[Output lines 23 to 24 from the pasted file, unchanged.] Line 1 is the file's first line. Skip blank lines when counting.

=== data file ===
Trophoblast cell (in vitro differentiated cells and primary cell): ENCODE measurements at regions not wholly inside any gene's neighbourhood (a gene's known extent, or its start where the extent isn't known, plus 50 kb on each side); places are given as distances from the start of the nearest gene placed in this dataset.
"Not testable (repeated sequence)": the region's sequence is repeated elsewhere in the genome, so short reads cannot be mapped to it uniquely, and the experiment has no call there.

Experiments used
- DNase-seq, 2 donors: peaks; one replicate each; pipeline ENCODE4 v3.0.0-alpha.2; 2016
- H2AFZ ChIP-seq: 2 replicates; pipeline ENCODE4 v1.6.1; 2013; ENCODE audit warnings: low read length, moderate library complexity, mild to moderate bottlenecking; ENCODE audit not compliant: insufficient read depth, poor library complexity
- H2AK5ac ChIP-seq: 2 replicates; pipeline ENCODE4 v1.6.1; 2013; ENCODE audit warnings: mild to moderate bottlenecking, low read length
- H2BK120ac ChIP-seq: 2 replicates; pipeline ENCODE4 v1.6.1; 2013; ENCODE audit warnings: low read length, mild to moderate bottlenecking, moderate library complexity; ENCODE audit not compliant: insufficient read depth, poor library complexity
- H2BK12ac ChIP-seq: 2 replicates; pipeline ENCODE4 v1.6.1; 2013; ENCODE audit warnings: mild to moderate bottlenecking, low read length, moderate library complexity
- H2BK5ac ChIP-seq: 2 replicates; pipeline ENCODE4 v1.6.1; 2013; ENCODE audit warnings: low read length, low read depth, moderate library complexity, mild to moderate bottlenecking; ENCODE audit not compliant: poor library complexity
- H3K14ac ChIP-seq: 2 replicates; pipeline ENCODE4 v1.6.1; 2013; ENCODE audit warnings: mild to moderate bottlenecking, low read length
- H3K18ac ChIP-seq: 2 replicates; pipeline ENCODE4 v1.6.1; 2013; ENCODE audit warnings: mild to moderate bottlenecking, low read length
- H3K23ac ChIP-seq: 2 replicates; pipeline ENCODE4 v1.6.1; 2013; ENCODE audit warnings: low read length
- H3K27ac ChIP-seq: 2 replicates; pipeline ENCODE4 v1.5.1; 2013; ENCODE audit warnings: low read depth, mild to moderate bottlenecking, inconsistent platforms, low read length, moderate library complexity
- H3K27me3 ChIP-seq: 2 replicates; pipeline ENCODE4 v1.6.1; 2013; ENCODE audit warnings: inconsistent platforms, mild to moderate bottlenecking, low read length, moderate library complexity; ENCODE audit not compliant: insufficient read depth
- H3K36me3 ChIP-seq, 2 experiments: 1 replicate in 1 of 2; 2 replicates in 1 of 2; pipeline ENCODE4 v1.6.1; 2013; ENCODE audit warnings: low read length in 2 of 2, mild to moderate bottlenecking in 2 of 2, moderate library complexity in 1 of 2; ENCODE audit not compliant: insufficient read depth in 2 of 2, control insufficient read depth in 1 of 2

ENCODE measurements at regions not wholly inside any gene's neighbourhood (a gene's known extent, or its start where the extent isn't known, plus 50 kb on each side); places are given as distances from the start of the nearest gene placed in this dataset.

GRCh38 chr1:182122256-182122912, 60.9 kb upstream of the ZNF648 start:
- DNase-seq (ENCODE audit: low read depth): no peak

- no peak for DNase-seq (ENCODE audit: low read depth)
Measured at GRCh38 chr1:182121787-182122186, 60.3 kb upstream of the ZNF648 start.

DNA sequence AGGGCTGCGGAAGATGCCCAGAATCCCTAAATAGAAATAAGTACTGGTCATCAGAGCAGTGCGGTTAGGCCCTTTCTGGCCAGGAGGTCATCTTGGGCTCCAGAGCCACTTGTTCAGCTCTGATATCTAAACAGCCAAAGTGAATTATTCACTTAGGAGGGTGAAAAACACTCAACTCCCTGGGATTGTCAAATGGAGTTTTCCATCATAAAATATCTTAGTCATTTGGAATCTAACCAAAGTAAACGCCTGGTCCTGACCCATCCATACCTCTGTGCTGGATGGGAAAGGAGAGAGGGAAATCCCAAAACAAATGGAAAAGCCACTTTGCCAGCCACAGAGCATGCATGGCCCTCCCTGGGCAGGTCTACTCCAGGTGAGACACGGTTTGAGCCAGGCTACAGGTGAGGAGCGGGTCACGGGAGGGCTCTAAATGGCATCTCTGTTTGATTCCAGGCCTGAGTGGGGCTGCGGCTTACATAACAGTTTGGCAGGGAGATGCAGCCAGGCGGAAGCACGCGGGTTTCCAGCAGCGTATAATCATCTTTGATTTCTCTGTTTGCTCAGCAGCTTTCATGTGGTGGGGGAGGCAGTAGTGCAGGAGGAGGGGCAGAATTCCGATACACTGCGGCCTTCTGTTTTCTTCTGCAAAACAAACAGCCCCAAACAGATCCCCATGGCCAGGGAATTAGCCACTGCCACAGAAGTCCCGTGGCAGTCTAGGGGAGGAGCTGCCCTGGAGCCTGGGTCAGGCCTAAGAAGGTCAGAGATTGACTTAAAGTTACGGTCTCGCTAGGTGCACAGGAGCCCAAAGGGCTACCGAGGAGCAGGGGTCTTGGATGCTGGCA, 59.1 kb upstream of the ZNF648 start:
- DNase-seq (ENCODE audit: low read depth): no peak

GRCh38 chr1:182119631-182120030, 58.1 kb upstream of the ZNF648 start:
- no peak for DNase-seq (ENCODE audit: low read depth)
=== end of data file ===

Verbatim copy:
GRCh38 chr1:182119631-182120030, 58.1 kb upstream of the ZNF648 start:
- no peak for DNase-seq (ENCODE audit: low read depth)